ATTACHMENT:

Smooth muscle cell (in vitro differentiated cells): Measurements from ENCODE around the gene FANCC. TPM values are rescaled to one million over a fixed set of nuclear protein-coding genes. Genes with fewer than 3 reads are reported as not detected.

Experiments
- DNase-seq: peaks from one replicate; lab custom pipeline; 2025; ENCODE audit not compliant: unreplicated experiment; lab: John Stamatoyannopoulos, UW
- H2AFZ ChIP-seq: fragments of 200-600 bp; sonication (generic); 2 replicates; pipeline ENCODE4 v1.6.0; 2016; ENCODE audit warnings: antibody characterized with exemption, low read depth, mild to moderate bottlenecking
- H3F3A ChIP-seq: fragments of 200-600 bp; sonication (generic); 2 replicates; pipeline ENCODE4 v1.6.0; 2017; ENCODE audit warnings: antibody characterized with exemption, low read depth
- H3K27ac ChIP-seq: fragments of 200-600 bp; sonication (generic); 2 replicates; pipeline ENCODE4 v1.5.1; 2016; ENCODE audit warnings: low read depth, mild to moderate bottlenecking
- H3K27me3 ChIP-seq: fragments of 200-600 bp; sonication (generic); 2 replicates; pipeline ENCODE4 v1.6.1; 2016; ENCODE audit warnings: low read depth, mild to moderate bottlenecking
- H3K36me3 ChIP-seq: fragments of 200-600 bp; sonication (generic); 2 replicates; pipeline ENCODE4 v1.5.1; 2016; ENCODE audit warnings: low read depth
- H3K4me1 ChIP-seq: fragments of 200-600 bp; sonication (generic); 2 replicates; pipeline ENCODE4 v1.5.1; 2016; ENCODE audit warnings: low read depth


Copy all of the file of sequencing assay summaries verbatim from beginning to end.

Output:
Smooth muscle cell (in vitro differentiated cells): Measurements from ENCODE around the gene FANCC. TPM values are rescaled to one million over a fixed set of nuclear protein-coding genes. Genes with fewer than 3 reads are reported as not detected.

Experiments
- DNase-seq: peaks from one replicate; lab custom pipeline; 2025; ENCODE audit not compliant: unreplicated experiment; lab: John Stamatoyannopoulos, UW
- H2AFZ ChIP-seq: fragments of 200-600 bp; sonication (generic); 2 replicates; pipeline ENCODE4 v1.6.0; 2016; ENCODE audit warnings: antibody characterized with exemption, low read depth, mild to moderate bottlenecking
- H3F3A ChIP-seq: fragments of 200-600 bp; sonication (generic); 2 replicates; pipeline ENCODE4 v1.6.0; 2017; ENCODE audit warnings: antibody characterized with exemption, low read depth
- H3K27ac ChIP-seq: fragments of 200-600 bp; sonication (generic); 2 replicates; pipeline ENCODE4 v1.5.1; 2016; ENCODE audit warnings: low read depth, mild to moderate bottlenecking
- H3K27me3 ChIP-seq: fragments of 200-600 bp; sonication (generic); 2 replicates; pipeline ENCODE4 v1.6.1; 2016; ENCODE audit warnings: low read depth, mild to moderate bottlenecking
- H3K36me3 ChIP-seq: fragments of 200-600 bp; sonication (generic); 2 replicates; pipeline ENCODE4 v1.5.1; 2016; ENCODE audit warnings: low read depth
- H3K4me1 ChIP-seq: fragments of 200-600 bp; sonication (generic); 2 replicates; pipeline ENCODE4 v1.5.1; 2016; ENCODE audit warnings: low read depth